October 8, 2020

QUESTION:        Our Medical Staff Bylaws require all bylaws amendments to be accomplished at an officially called, in-person meeting.  As a result, we have been compiling revisions for months (years?) because of the logistics involved in getting this done.  The issue has now come to a head because we have revisions that really have to get into our Bylaws in preparation for an upcoming survey.  Do medical staffs really still vote on bylaws amendments in meetings?  No one shows up for meetings any more — even before the complications created by the current pandemic! Is this still a current practice?  Should it be?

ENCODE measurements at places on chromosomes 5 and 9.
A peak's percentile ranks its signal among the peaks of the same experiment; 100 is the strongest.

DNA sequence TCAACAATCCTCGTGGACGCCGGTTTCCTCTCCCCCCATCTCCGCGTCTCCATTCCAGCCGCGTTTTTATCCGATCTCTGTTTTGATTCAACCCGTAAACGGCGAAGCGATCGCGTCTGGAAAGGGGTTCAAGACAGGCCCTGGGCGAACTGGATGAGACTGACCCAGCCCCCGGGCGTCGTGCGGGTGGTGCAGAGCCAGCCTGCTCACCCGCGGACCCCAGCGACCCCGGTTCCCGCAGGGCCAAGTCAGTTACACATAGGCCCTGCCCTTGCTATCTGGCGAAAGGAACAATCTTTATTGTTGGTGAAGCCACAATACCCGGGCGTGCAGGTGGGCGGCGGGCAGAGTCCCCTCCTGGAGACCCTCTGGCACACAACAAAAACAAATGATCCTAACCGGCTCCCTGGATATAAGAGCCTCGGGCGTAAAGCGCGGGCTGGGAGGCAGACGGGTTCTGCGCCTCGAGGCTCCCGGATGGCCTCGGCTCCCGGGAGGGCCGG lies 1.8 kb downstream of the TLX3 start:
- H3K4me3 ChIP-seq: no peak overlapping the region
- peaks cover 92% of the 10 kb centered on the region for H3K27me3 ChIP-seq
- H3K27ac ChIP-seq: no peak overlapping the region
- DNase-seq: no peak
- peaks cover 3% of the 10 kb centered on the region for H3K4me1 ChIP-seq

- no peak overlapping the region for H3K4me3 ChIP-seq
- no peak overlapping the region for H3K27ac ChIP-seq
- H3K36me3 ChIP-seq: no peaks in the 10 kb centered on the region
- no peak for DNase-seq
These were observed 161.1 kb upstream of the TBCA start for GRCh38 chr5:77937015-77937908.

ANSWER:           In our experience working with medical staffs across the country, the answer has pretty clearly become no.  While it was traditional for big things — like bylaws amendments and voting on medical staff officers — to occur in in-person medical staff meetings, that tradition has been changing significantly over the past decade.  The negative spin on the move away from in-person voting is that people have stopped showing up for meetings — there just isn’t enough time in the day for all of the patient care issues that have to be addressed to then make time for medical staff citizenship obligations.  However, what we hear most often is the positive side of this coin — which is that by moving away from in-person meetings to take action, which, no matter when they are held (early morning, lunchtime, or late afternoon/evening) will exclude some portion of the medical staff, it is a way to get the input of a much more board cross-section of the medical staff.  The reality is that folks have more time to read an email that includes the proposed amendment and a description of the rationale than they to do attend a meeting.